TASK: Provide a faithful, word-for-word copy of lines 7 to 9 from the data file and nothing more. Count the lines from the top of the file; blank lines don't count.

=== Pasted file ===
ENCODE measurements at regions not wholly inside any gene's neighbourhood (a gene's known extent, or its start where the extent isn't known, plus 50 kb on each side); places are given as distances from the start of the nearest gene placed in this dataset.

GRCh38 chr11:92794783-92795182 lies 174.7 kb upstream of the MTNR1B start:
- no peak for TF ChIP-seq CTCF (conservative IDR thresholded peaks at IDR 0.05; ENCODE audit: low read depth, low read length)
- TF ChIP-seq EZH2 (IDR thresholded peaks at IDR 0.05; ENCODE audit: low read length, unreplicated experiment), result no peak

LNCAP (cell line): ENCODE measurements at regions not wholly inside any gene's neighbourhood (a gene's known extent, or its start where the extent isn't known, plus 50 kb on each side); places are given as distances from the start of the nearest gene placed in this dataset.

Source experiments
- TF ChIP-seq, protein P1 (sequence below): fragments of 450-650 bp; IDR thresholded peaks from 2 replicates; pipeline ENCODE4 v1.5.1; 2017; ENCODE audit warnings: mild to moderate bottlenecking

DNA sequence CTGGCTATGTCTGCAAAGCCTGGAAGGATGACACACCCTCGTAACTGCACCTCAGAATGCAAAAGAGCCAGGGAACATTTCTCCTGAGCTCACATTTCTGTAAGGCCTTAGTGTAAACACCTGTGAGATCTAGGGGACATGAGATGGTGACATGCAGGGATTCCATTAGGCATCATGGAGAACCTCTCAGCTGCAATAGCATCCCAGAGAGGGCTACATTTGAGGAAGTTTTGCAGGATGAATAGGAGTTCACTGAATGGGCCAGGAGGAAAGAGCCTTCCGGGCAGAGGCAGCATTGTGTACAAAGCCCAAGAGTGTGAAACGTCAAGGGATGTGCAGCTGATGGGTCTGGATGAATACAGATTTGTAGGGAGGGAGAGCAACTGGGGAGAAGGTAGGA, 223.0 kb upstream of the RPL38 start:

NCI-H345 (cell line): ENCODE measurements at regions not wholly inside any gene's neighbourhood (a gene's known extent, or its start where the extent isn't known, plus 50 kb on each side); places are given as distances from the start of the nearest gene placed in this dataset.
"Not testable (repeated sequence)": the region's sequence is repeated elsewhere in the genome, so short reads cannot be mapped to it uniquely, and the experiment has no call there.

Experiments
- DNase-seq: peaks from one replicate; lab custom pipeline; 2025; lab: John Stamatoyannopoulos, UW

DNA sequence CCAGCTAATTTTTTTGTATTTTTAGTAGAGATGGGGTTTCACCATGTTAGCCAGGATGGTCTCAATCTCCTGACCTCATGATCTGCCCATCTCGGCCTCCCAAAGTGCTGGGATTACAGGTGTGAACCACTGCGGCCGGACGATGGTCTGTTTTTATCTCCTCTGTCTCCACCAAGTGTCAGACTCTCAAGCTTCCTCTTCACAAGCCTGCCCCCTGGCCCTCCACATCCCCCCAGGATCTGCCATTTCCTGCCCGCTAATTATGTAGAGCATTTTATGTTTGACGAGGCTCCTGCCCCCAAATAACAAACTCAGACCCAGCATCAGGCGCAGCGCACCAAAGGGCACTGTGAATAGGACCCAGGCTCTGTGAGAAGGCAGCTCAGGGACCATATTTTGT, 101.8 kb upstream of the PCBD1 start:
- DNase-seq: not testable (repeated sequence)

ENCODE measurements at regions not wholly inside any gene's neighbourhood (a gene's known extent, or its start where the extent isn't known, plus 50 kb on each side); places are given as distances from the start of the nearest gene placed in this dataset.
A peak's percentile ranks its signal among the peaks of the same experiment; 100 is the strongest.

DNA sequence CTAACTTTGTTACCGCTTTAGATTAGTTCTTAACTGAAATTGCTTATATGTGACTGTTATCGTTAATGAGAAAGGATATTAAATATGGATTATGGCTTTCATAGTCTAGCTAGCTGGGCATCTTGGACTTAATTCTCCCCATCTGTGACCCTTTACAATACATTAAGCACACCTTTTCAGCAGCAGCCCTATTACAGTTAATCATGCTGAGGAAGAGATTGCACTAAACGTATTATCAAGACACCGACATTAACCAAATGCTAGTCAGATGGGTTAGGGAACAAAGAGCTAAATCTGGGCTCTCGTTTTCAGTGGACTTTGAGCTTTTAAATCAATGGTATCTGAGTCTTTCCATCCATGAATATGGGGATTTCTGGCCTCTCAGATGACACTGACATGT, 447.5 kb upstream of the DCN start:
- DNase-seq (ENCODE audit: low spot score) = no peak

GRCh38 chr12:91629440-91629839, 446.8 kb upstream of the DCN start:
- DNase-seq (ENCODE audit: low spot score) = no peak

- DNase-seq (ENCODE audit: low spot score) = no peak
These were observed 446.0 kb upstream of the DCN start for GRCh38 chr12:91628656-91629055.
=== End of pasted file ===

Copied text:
- TF ChIP-seq, protein P1 (sequence below): fragments of 450-650 bp; IDR thresholded peaks from 2 replicates; pipeline ENCODE4 v1.5.1; 2017; ENCODE audit warnings: mild to moderate bottlenecking

DNA sequence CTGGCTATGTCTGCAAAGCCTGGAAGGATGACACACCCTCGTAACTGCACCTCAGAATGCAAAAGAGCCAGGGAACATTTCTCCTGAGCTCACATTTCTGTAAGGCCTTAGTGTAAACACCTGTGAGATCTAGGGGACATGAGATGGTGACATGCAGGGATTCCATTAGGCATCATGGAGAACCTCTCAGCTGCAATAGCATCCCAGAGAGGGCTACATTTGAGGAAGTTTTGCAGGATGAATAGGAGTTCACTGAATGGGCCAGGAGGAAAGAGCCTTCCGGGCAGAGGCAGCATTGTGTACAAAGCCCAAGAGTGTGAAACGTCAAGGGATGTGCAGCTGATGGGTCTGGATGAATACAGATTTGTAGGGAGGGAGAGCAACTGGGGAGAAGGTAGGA, 223.0 kb upstream of the RPL38 start:

NCI-H345 (cell line): ENCODE measurements at regions not wholly inside any gene's neighbourhood (a gene's known extent, or its start where the extent isn't known, plus 50 kb on each side); places are given as distances from the start of the nearest gene placed in this dataset.